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The best podcast series to pass the time

The best podcast series to pass the time

The best podcast series to pass the time
April 09
12:00 2020

Last week, we gave you a watchlist for quarantine, but movies and TV shows aren’t the only way to pass the time. If you haven’t yet explored the world of podcasts, now is the perfect time.

Podcasts offer a bit of a wider range of content material to choose from. While TV shows and movies are typically fiction-based (unless you’re watching a documentary or docuseries), podcasts are geared toward real life and offer commentary on virtually every subject you can think of. You can enjoy more narrowly-tailored niche series or shows that encompass a broader range of topics. Fiction podcasts exist too, many of which offer readings of short stories and poems. If you’re new to podcasts and don’t know what to listen to, here are a few favorites in different genres of interest.

Crime podcasts: “Serial,” “Over My Dead Body,” “Dr. Death” and “Crime Junkie”

“Serial,” “Over My Dead Body” and “Dr. Death” are all series-based podcasts, meaning they explore one individual story over multiple episodes grouped into series. Series one of “Serial” is the best, exploring the devastating story of a young girl’s murder and the arrest of her ex-boyfriend despite conflicting evidence. The series was so popular it was turned into a docuseries on HBO called “The Case Against Adnan Syed.”

“Over My Dead Body” has two series — the first is called “Tally,” which investigates the suspicious murder of a man who was in the middle of a nasty divorce battle. It’s a perplexing story about family, religion and loyalty. Their second season, “Joe Exotic,” explores the star of Netflix’s recent “Tiger King” series.

If you’re looking for something a bit more close to home, “Dr. Death” is a great series detailing the heinous crimes of a neurosurgeon who killed several patients at Dallas and Frisco hospitals. “Crime Junkie” is not series-based but rather episode-based, and each episode explores its own crime. While many of the cases they talk about are open-and-shut, others still have yet to be resolved. Each of these series echo the same chilling sentiment — you never truly know anyone.

Self-improvement and learning podcasts: “The Tim Ferris Show,” “How I Built This” and “Happier with Gretchen Rubin”

Podcasts can be a great way to learn new skills, tactics and mindsets to improve your overall well-being and catalyze personal growth. “The Tim Ferris Show” has been around for five years and is hosted by the author of bestselling book “The 4-Hour Workweek.” He chats with some of the world’s most high-achieving individuals and pinpoints what exactly makes them so successful.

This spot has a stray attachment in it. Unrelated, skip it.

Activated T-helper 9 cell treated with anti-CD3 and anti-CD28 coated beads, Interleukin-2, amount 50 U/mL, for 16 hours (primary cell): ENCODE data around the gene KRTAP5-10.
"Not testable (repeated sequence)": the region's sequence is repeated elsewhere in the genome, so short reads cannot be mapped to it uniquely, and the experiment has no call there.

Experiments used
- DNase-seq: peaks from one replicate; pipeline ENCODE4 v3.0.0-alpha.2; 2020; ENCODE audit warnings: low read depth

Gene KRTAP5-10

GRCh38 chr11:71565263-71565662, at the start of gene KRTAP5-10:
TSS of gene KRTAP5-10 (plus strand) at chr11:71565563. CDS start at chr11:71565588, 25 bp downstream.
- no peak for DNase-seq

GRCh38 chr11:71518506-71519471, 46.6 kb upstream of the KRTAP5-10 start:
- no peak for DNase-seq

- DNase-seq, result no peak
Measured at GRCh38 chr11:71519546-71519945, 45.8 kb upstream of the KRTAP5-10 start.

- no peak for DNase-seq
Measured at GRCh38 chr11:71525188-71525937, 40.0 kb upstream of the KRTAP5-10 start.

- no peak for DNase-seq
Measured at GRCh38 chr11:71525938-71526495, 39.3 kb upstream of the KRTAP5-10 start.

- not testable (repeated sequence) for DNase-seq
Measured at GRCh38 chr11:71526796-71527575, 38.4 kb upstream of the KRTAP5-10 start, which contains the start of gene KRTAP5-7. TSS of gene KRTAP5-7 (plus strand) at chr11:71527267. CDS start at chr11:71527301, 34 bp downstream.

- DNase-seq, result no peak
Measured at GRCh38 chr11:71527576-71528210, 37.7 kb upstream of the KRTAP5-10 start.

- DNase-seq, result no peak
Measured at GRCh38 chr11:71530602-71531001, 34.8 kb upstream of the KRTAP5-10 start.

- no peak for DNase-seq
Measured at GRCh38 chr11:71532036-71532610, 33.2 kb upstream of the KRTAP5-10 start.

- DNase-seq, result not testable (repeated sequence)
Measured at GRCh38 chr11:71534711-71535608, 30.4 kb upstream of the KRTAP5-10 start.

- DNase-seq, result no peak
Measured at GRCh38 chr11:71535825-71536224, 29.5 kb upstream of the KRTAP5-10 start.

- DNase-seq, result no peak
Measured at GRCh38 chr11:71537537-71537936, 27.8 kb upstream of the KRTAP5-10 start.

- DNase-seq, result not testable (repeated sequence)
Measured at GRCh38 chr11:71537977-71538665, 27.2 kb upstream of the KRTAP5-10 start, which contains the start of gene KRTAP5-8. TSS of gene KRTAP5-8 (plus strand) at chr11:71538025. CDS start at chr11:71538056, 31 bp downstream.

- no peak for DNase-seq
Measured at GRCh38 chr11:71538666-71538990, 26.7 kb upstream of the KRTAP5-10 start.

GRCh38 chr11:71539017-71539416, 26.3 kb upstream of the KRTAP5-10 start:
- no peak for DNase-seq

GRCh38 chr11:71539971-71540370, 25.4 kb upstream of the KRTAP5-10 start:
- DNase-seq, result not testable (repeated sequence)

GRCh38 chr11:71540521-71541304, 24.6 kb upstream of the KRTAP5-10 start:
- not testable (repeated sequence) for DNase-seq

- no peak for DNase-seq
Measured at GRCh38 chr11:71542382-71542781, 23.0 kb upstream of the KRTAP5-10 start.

“How I Built This” is somewhat similar, and host Guy Raz interviews entrepreneurs about their quest for success. The creators of Lululemon, Lonely Planet, SoulCycle and Five Guys are just some of the innovators who have been featured. Gretchen Rubin, author of “The Happiness Project,” hosts the ‘Happier’ podcast. While still about success, it’s geared more toward mental health and emotional growth rather than task-oriented or achievement-based accomplishments.

Comedic relief podcasts: “Tiny Meat Gang” and “Girls Gotta Eat”

If you’re looking for podcasts that’ll have you bust out laughing, these two are a must. “Tiny Meat Gang” is hosted by YouTubers Cody Ko and Noel Miller, known for their “That’s Cringe” collaborations. The pair upload roughly hour-long episodes every Friday, and pretty much every subject is on the table. Much of what they discuss has to do with current events, so their episodes can be informative as well. Cody and Noel have hosted a few special guests, including Post Malone and Logic.

While “Girls Gotta Eat” is geared a bit more toward women, it’s still an enjoyable listen for everyone and they have garnered a pretty hefty male audience as well. Hosted by Ashley Hesseltine and Rayna Greenberg, “Girls Gotta Eat” serves mainly as a dating and relationships podcast but explores other areas of life as well. Almost all of their episodes feature a special guest pertaining to the topic they’re exploring.

Fiction podcasts: “The New Yorker: Fiction” and “Welcome to Night Vale”

Fiction podcasts are a great way to immerse yourself in literature because for many, audiobooks are a more practical format than physical books, and podcasts that feature short stories are quicker to consume than a 500-page book. “The New Yorker: Fiction” podcast is hosted by The New Yorker‘s fiction editor Deborah Treisman. Each episode features an author who reads a short story from the publication’s archive, so you get to hear a range of materials spoken from a plethora of voices. In an almost book club fashion, the readings are followed by a short discussion featuring reader-submitted questions.

“Welcome to Night Vale” is a fiction series based in the town of Night Vale. While each episode fits into the larger community, it’s not necessary to listen to every episode in order. The series presents spooky and mysterious tales in a town where every conspiracy theory is true, and it’s a great podcast for lovers of Stephen King.

Featured Illustration: Miranda Thomas

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Haley Arnold

Haley Arnold

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